Boston Green Fest Wrap-Up
Scott Szycher speaking at the Green Jobs Forum Fellow Green Group Boston member Mark Hoffman and I (Scott Szycher) had the pleasure of attending the Boston Green Fest last week, including the Green Jobs Forum on Thursday at the Massachusetts State House. I thought there were some tidbits that apply to the Seacoast region, and the Green Alliance community.
The Green Jobs Forum actually focused on several problems facing Boston. It’s densely populated, with a lack of “green” space for its residents to farm in, and its children to play in. As a result, one of its biggest challenges revolves around the issue of food: how can the city increase its residents’ access to fresh, locally grown food?
Although multiple farms operate close by in Eastern and Central Massachusetts, we are awash in cheap, heavily-processed food that comes from factory farms and agribusinesses that have little or no connection to our area. Just walk down the aisles of any large supermarket: the products are dominated by foods that have been shipped here from hundreds, if not thousands of miles away.
Moreover, when our food comes from a handful of giant corporations, quality suffers, health and safety corners are cut, and disease outbreaks are rampant. The latest fiascos, involving recalls of 380 million eggs and 380,000 pounds of deli meats potentially infected with a deadly bacteria, underscore the inherent dangers of concentrated food production.
Localizing our food production would provide immediate health and economic benefits for all residents of New England, including:
* improved health, as locally grown meats, poultry, and produce have more nutrients than their industrially-produced counterparts
* less use of pesticides and fertilizers. Even small farms that aren’t organic use considerably less chemically-based inputs than large-scale farms and concentrated animal feeding operations
* a reduced carbon footprint due to less vehicle miles from long-distance transportation of food
* MORE JOBS LOCALLY!!
It was suggested that concerted efforts be made to connect Boston-area restaurants, schools, and residents with local farms, over and above weekly Farmers’ Markets. This would create jobs and while improving health and wellness.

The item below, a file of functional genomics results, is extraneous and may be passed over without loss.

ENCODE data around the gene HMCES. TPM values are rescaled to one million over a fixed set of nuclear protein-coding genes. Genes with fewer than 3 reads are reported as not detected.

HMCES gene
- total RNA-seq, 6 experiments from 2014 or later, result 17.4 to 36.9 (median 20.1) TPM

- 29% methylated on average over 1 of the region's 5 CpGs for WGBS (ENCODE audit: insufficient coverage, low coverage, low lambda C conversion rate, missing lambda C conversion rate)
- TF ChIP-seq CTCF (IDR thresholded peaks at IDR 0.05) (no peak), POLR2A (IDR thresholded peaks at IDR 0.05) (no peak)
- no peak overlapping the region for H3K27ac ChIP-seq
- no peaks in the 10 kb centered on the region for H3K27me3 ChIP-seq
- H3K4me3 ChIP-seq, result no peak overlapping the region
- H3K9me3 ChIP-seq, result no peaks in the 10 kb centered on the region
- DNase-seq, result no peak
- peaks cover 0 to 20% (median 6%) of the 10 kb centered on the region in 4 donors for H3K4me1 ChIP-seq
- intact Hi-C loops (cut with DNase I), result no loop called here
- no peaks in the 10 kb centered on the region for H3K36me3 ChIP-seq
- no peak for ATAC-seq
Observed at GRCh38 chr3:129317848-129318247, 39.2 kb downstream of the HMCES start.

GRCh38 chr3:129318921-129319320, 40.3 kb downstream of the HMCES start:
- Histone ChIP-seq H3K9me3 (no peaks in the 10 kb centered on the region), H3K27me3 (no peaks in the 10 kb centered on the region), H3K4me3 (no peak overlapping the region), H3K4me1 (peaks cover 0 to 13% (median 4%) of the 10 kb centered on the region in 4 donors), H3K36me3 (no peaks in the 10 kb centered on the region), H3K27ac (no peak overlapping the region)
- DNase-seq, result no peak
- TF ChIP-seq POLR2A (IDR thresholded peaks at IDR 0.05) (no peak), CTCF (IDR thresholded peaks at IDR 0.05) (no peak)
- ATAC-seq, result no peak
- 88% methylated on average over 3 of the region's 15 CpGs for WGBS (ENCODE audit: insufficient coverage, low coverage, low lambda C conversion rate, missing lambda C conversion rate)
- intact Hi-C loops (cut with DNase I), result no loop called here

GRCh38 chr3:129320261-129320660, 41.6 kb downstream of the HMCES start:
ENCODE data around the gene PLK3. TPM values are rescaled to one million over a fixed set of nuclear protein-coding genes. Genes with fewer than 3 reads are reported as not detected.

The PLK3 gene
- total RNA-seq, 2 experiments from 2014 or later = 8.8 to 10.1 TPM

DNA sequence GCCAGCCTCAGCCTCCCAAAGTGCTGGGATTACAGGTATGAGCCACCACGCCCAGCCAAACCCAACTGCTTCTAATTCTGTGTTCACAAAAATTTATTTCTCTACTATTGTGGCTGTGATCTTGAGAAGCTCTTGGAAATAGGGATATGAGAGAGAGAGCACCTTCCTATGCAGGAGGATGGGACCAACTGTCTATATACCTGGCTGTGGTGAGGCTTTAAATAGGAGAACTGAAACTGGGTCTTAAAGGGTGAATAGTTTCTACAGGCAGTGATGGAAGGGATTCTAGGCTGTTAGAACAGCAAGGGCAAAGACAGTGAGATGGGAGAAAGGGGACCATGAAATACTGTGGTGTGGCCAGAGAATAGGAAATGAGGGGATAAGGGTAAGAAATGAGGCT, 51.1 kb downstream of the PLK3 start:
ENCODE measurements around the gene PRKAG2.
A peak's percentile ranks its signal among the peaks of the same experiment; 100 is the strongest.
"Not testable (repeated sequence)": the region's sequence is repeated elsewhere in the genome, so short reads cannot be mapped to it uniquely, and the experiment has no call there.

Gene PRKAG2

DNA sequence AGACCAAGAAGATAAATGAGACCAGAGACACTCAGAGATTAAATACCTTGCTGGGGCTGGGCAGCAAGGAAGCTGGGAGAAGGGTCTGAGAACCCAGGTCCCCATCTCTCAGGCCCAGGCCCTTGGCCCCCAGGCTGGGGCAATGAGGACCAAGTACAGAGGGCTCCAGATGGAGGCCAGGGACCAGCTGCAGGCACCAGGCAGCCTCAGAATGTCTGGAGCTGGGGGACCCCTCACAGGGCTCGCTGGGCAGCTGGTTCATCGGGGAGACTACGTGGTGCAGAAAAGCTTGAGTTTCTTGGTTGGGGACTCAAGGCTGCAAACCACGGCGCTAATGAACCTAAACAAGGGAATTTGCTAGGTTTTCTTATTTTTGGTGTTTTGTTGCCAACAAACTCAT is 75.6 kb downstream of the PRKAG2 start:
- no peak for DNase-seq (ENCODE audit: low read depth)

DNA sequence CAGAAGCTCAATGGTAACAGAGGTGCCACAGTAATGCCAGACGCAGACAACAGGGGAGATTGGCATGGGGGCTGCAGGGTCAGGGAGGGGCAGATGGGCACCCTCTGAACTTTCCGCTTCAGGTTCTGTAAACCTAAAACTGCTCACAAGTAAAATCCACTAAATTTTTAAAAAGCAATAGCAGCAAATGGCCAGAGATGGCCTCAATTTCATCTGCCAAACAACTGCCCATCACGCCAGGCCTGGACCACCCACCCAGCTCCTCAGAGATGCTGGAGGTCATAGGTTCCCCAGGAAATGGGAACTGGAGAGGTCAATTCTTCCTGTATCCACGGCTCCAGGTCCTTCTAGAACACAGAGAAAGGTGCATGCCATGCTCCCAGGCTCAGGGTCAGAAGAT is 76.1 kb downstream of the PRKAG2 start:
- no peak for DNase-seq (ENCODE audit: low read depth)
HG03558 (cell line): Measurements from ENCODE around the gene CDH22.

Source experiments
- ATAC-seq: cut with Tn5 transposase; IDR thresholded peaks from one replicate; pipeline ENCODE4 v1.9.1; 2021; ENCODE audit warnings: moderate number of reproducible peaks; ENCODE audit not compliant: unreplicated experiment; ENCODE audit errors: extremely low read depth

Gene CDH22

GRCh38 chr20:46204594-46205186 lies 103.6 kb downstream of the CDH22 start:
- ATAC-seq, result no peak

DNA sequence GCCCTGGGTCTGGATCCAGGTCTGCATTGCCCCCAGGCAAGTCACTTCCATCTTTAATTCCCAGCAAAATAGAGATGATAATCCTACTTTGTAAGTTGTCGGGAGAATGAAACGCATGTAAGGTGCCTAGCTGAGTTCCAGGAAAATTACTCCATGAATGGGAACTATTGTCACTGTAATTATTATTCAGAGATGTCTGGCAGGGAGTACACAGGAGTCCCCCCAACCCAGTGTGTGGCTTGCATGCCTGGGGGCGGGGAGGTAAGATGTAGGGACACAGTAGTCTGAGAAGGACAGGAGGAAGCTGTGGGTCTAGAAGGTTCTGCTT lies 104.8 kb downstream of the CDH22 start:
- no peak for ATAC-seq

Another topic that came up was the economic and employment benefits that would accrue to Boston if we got more aggressive about energy efficiency efforts within urban environments. Given that many of our residences (and commercial buildings, to a lesser extent) are quite old, we could create significant job opportunities in weatherization and energy efficiency retrofits while reducing energy demand, thereby saving homeowners money during cold Winters. It’s worth noting that the Regional Greenhouse Gas Initiative (RGGI) has money dedicated towards energy efficiency efforts.
On Saturday, I attended the “citizen” portion of the Green Fest, featuring exhibitors, guest speakers, and bands on City Hall Plaza. Green Part gubernatorial candidate Dr. Jill Stein addressed the crowd, and touched on a range of issues from climate disasters in Eurasia, to Cape Wind, to health care, to her chances in the upcoming election. Several of the follow-up questions focused on Cape Wind, which Dr. Stein is not “sold on” in the sense that she believes the consumer price for energy from Cape Wind is artificially high, due to what she referred to as “back-room dealing between the Patrick administration, National Grid, and Cape Wind” (the private development company.)
In a smaller get-together after her speech on stage, Dr. Stein used the experience of former MN governor Jesse Ventura as a model for hers; Ventura was a lightly-regarded fringe candidate until a sterling performance during a gubernatorial debate sent his stock skyrocketing. She feels that while the Green Party has been disciplined in building its email list, she needs to hit it out the park during the debate(s), and use that to grab votes in a crowded field.